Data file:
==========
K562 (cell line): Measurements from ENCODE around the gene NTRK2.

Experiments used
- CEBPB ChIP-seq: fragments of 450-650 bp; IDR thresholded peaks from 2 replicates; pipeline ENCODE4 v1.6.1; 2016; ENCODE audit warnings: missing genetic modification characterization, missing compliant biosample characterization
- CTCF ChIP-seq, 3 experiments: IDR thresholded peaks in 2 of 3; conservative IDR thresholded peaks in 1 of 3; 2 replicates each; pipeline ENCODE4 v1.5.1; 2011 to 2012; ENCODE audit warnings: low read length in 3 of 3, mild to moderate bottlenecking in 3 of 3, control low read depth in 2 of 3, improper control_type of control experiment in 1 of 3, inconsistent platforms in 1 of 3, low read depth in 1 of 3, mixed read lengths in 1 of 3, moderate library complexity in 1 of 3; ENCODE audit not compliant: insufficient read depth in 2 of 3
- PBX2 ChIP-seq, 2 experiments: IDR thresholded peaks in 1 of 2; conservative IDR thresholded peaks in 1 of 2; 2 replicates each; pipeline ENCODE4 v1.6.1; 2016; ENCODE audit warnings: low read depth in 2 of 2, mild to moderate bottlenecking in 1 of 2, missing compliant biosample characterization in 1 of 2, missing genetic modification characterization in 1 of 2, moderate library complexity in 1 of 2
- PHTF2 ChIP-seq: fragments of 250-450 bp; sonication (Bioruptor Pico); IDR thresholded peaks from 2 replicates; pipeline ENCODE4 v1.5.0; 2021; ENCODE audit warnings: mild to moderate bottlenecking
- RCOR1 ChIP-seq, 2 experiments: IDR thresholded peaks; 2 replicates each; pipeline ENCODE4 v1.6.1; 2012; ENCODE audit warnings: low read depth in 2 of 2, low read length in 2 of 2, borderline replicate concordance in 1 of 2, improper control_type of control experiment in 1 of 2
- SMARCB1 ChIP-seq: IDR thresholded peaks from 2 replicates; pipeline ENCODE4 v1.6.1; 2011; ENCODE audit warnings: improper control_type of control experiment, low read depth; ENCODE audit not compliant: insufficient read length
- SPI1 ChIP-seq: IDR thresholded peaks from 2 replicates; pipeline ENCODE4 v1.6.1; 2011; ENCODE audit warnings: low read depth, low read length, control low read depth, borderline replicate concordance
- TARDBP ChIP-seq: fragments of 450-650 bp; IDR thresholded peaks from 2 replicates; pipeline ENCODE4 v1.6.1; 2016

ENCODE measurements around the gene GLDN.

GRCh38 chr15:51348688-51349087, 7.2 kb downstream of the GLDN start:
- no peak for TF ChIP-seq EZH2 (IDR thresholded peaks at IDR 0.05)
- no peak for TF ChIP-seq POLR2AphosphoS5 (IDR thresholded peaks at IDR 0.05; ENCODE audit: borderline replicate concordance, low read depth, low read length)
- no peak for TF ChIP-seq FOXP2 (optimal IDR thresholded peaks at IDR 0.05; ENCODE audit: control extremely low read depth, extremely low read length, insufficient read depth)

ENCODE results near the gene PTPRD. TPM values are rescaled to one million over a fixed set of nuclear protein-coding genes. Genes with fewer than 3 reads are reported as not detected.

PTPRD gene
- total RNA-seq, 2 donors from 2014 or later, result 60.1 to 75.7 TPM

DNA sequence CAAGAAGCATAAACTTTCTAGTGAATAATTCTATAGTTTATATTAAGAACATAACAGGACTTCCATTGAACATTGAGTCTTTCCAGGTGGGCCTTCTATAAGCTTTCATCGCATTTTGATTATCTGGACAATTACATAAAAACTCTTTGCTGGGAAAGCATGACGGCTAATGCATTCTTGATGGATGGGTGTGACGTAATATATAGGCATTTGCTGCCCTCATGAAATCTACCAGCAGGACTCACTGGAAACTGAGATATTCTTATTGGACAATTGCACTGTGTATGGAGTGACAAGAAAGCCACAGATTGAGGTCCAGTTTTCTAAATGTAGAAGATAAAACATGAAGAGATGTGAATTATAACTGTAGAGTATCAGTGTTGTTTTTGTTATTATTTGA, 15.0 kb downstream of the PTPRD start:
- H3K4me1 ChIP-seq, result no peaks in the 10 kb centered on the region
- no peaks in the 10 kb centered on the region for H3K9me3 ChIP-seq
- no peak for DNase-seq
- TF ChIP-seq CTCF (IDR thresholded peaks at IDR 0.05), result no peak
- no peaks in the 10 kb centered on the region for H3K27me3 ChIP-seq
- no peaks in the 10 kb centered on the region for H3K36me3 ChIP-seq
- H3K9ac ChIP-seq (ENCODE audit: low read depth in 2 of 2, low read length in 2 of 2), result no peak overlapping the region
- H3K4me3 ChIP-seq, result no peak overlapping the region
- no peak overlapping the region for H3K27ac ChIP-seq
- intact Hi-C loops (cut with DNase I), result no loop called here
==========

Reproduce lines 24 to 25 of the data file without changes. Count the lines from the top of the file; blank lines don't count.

- no peaks in the 10 kb centered on the region for H3K27me3 ChIP-seq
- no peaks in the 10 kb centered on the region for H3K36me3 ChIP-seq